Categorized | Reviews

Cathy Stone @ Limn Gallery, SF

 

 
In “Black” Cathy Stone extends and refines her longstanding practice of conjoining opposites in sculptures and in large-scale drawings that feature prominent sculptural elements. She pits black against white, gravity against buoyancy and spontaneity against calculation in works that simultaneously display grace and pugnacity. 
 
Her paper pieces recall the minimalist shapes seen in Richard Serra’s drawings, while her sculptures nod to Eva Hesse.
 
Like Hesse, Stone is acutely aware of the body and its limitations, and she often uses the reach of her own arms to determine the dimensions of shapes she commits to paper. Here, the reoccurring theme is a boulder-shaped blob painted in glossy tar-like acrylic on large (9’ x 8’) sheets of mulberry paper. The painted shapes, which incorporate cheesecloth as textural and compositional elements, create a looming iconic presence which is intensified by pendulous, cloth-wrapped objects that dangle from the paper like testicles or breasts. The aesthetic is primordial, the result decidedly non-minimalist.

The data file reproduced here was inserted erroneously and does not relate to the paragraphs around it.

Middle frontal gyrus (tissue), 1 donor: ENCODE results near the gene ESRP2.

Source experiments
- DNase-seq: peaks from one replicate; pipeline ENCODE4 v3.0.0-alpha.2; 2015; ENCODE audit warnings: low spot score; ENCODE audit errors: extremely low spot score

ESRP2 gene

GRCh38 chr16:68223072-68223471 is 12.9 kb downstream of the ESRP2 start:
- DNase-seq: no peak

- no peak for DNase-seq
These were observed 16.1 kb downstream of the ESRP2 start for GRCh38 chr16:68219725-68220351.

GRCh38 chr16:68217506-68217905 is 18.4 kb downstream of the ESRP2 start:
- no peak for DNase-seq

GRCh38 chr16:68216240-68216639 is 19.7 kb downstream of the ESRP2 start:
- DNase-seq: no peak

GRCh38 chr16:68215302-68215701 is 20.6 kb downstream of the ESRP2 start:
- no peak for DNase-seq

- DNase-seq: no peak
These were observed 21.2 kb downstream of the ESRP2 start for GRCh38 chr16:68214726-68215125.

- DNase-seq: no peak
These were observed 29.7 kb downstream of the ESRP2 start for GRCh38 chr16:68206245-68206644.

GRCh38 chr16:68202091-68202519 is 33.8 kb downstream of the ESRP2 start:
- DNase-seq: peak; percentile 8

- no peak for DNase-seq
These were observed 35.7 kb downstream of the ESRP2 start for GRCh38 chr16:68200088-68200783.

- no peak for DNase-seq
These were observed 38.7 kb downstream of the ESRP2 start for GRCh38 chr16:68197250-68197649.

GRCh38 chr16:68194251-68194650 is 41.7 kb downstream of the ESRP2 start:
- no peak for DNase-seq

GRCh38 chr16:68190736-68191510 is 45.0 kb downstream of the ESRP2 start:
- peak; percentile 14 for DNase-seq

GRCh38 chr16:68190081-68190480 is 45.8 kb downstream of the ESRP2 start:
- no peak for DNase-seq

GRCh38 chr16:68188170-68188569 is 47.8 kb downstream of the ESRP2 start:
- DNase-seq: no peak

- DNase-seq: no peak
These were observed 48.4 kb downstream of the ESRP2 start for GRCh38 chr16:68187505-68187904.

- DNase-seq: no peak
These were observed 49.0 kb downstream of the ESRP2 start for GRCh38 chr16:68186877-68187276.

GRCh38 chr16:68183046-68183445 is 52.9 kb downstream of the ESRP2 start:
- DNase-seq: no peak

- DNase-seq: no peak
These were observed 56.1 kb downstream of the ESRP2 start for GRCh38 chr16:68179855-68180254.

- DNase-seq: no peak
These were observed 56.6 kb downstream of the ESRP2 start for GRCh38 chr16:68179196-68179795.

Stone’s sculptures employ a similar dynamic. The biggest, which stretches from the gallery floor to a height of 12 feet, consists of foam blocks wrapped in cheesecloth that are held aloft by wire. They resemble the preserved innards of a beast dragged from a tar pit. The artifice is obvious, but the feeling is visceral; like seeing the mummified remains of something that was once alive.
 
Indeed, mortality looms throughout the show.  In “Bridge/From Here to There,” a tribute to the late Bay Area artist Irene Pijoan, Stone stretches pigment-covered strands of wire between two walls. These suspend small globular shapes and swatches of curled cheesecloth that have a dried-out, shot-through texture, like the veins of a skeletonized leaf. You can view it from afar or you can walk the length of it. Either way, the installation signals a poignant reminder that life has a beginning, middle and an end — an inescapable fact that Stone’s work continues to grapple with successfully.
 
–DAVID M. ROTH
 

 

 
 

 

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